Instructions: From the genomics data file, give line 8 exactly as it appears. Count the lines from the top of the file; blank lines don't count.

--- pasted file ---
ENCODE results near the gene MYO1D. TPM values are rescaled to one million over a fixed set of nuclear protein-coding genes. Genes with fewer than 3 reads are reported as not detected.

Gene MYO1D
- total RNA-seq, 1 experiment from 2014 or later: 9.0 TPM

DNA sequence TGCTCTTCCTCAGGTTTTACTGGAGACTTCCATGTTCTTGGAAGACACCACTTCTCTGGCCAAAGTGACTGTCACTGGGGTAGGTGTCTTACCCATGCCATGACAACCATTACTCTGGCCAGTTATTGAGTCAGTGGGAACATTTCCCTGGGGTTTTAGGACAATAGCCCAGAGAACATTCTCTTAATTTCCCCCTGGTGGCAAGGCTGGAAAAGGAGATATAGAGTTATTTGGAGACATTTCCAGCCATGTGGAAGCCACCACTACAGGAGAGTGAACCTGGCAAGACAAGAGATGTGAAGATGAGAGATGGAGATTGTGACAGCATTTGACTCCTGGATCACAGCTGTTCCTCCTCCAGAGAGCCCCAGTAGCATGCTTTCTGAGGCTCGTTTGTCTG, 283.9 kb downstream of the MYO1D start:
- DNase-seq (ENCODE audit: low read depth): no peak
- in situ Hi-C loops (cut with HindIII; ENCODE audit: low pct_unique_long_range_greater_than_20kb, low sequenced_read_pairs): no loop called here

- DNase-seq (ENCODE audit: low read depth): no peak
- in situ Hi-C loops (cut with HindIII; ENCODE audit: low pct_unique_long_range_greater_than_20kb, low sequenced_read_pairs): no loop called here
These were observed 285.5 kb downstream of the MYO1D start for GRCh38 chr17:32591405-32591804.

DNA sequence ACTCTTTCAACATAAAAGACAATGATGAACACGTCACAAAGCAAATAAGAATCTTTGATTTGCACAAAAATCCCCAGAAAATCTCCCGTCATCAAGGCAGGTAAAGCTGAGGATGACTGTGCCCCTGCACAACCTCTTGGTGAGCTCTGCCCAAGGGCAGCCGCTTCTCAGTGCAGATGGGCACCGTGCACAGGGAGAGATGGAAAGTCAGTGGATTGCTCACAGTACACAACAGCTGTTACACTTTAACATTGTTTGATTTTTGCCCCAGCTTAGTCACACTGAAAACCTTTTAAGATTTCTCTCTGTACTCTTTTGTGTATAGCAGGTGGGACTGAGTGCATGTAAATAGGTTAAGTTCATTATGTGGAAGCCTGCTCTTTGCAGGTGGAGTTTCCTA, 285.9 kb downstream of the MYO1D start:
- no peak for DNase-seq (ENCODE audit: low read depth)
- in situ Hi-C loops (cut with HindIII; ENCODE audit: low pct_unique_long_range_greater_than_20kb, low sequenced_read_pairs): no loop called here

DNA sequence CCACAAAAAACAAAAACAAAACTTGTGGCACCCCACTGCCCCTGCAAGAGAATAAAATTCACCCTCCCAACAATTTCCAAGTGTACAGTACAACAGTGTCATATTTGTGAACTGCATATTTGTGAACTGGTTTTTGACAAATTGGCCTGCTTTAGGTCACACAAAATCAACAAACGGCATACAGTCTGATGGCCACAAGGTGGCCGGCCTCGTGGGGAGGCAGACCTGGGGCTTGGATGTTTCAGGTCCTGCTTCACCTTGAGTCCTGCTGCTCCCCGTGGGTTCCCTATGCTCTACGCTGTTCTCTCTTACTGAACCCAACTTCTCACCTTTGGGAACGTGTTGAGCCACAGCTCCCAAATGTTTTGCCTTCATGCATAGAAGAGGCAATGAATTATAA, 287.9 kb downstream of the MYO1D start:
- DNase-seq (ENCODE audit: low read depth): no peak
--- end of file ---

- in situ Hi-C loops (cut with HindIII; ENCODE audit: low pct_unique_long_range_greater_than_20kb, low sequenced_read_pairs): no loop called here